I think this is way too long, so I’ll cut it off now. Enjoy the pictures below, and if you live in CO, we’ll be seeing you soon!!

The typical way to get to and from work.

Mom, Alyson, McAlyn, Brenna and Mason at an overlook on Volcan Mombacho.

Look for the small plant growing out of my shoe.

This is what happens to Birkenstocks during the rainy season. I think there are a few different species of mold there.

Mas and mom on the beach.

Our guide on Volcan Mombacho showing us one of the many types of bromeliads that grow on the trees there.

This butterfly has transparent wings!!

McAlyn standing over a steaming sulfur vent.

This is the fruit of a species of palm called bamboo palm. As you can probably guess, it looks a lot like bamboo.

Brenna and mom on Volcan Mombacho overlooking the isletas in Lake Nicaragua.

Here is our cat, Poster, not really sure if he wants to mess with this beetle. It is HUGE. 3 1/2 inches long, 1 inch high and about 1 1/2 inches wide. And it flies. When we first saw it we thought it was a bat. And yes, that is inside our house.

Thursday, October 11, 2007

October 11, 2007

Mason hard at work measuring trees with his rural school kids. They recently transplanted the trees, and they are doing great with all the rain!

Here we are celebrating our host mom Gloria's 40th birthday!

It's been soo rainy lately! The month of October is the big rain month, and we haven't seen much sun since the month began. This is a picture of the street in front of the house after a big rain. The kids are swimming in the street!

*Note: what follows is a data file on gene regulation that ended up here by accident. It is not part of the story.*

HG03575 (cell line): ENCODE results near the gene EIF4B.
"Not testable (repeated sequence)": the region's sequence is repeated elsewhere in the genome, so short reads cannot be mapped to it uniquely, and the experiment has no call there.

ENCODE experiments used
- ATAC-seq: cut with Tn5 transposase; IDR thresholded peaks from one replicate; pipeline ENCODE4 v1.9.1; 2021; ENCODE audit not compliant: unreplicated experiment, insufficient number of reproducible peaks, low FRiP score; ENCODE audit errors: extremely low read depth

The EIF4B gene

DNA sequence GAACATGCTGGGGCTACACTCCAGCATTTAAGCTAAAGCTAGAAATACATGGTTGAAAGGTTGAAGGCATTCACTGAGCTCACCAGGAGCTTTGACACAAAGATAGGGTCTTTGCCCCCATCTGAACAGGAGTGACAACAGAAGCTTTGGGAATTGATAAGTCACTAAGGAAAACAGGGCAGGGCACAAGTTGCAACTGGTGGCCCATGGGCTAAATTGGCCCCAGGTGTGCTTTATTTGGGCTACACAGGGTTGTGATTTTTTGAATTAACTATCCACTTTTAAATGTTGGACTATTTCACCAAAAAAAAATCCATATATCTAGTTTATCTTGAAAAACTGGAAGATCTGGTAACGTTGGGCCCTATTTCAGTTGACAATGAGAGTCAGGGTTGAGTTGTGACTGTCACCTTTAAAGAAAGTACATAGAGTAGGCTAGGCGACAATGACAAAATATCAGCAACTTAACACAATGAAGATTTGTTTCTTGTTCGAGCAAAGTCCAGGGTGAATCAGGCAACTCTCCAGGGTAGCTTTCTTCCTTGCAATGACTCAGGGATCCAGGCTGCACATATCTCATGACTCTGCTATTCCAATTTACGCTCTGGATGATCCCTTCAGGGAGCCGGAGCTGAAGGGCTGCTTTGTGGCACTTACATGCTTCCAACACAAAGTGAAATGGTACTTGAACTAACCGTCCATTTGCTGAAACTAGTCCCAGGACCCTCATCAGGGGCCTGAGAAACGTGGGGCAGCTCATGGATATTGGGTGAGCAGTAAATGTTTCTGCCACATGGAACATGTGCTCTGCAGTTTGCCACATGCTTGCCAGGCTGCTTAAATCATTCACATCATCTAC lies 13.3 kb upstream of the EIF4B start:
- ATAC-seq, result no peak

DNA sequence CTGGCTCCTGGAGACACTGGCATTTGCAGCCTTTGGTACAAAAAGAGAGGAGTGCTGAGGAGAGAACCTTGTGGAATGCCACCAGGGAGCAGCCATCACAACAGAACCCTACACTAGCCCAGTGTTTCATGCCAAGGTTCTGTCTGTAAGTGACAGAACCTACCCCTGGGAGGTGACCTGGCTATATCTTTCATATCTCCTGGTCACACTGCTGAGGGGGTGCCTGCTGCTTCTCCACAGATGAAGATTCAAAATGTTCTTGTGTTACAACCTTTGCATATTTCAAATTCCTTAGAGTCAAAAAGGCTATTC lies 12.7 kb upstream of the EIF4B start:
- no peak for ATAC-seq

Oops... the same picture again!

This is a cool picture of the big catherdral in the city of Leon.

Here are our neighborhood kids with their band. They just use old car oil bottles and sticks, but they are good! They try to copy all of the official school bands that have been preforming recently for the independence day celebrations.
This is me with my good friend Hogla. We spend a lot of time together cooking for our husbands!

This is just a typical campo house.

Here are two of my cute little fourth grade students at one of my rural schools.

Our town had a hipico celebration, which is a day where all the beautiful well-trained horses of the country come to Malpaisillo to show off and have a competition. The horses are taught to "dance" and they are awarded for the best dancing horse! This guy brought his donkey to the festival and decided to dance on top of him! He eventually fell off.